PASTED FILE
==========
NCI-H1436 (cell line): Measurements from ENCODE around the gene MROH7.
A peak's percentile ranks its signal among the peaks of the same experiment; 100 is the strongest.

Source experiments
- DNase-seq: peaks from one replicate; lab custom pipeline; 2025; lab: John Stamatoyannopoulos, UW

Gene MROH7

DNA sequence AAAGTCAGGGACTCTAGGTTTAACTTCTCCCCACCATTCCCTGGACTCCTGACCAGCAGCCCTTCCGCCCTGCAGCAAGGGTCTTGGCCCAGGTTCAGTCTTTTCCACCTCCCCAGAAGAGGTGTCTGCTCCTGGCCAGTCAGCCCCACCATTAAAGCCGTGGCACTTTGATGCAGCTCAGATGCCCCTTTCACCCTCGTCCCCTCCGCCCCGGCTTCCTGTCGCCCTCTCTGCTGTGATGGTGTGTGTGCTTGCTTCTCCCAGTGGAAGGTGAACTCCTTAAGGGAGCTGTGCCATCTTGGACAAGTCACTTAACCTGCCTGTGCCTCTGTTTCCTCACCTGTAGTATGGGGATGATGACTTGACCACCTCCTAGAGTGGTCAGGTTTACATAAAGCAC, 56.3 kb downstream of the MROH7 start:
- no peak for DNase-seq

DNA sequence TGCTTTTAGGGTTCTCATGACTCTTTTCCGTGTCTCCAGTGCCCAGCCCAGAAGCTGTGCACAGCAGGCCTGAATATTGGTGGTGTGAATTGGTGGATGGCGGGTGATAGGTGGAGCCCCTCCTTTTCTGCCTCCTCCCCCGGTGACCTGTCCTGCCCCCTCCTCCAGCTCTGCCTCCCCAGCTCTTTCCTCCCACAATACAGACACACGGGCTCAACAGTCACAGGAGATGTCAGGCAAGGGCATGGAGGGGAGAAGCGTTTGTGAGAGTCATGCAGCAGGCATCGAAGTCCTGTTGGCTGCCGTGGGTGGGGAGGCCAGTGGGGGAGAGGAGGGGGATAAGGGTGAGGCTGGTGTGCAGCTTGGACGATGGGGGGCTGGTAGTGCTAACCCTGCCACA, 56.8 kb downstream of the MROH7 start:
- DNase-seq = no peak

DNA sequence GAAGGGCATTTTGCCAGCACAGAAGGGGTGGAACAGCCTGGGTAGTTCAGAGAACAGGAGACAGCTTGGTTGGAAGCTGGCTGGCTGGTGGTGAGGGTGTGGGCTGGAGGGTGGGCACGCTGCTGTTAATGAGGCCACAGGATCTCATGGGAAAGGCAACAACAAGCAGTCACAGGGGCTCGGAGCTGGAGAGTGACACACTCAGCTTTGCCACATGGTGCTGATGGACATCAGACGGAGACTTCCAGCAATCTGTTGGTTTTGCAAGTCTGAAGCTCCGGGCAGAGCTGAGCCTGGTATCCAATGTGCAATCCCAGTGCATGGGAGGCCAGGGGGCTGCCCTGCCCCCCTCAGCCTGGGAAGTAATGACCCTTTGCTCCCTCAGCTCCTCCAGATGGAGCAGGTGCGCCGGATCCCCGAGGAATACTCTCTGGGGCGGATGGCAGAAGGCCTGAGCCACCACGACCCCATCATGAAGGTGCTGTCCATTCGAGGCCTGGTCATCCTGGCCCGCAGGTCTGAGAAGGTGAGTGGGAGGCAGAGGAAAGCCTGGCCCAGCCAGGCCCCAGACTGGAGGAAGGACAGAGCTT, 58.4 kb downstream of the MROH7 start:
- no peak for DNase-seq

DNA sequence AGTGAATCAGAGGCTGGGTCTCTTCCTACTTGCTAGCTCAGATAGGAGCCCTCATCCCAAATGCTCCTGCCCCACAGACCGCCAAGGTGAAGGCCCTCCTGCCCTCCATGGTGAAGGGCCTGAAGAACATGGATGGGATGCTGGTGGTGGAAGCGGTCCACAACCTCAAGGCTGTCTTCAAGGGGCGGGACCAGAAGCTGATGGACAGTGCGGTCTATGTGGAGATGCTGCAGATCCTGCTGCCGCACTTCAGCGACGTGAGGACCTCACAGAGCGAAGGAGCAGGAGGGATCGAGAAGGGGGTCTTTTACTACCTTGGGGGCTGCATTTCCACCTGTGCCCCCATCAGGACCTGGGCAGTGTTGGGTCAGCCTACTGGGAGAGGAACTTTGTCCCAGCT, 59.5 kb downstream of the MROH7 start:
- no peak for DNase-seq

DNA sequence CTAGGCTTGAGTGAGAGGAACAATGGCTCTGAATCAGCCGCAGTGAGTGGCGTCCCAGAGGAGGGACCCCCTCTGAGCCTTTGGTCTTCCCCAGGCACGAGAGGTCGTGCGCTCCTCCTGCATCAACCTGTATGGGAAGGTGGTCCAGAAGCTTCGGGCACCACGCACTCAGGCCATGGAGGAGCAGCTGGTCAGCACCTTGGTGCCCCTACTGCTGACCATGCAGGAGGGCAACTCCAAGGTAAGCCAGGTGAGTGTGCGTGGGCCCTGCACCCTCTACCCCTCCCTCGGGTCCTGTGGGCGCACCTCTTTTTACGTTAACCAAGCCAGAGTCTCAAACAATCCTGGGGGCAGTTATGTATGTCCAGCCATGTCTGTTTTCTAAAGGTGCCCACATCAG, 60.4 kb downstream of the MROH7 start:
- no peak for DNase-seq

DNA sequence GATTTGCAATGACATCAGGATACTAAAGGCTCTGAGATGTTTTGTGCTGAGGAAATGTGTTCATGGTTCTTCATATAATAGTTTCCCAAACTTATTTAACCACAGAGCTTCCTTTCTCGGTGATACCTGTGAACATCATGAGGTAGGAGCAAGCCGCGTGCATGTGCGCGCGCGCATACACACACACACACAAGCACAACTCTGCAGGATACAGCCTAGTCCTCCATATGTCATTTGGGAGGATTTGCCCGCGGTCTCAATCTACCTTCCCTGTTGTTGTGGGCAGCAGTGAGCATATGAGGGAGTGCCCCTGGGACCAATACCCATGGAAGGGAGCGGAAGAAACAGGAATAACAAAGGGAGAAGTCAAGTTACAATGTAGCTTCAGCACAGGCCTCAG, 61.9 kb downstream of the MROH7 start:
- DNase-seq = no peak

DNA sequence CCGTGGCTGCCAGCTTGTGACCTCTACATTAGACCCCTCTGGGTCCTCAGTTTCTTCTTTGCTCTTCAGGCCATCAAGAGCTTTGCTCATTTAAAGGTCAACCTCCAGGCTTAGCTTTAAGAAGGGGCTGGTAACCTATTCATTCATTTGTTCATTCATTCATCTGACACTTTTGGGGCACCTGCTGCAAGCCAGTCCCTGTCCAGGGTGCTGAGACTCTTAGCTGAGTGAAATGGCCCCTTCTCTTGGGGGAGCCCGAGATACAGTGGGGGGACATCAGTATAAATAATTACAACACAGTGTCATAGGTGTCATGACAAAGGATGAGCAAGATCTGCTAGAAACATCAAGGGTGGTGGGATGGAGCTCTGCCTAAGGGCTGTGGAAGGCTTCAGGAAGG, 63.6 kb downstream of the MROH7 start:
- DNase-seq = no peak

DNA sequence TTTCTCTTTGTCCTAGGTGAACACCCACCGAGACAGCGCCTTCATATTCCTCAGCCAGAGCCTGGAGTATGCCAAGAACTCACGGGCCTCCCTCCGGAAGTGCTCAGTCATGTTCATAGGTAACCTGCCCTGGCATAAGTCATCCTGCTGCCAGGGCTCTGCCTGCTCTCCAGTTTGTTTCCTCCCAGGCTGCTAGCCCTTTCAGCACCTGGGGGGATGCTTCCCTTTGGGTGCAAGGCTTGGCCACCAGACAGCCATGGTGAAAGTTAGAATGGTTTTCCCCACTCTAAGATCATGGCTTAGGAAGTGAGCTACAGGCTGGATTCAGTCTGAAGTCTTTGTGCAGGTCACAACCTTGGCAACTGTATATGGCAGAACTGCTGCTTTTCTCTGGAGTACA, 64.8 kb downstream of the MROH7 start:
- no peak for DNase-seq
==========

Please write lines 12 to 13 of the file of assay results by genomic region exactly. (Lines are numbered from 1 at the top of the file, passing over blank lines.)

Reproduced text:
DNA sequence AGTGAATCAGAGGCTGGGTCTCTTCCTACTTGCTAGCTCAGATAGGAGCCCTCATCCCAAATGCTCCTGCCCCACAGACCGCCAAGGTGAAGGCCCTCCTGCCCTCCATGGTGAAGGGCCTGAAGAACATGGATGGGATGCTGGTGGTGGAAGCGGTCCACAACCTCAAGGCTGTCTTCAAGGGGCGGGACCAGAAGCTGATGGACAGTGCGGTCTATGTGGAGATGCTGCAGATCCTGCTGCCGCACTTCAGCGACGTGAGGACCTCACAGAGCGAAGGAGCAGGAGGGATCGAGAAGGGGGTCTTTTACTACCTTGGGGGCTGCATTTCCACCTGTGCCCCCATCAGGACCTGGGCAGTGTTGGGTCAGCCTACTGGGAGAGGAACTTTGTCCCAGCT, 59.5 kb downstream of the MROH7 start:
- no peak for DNase-seq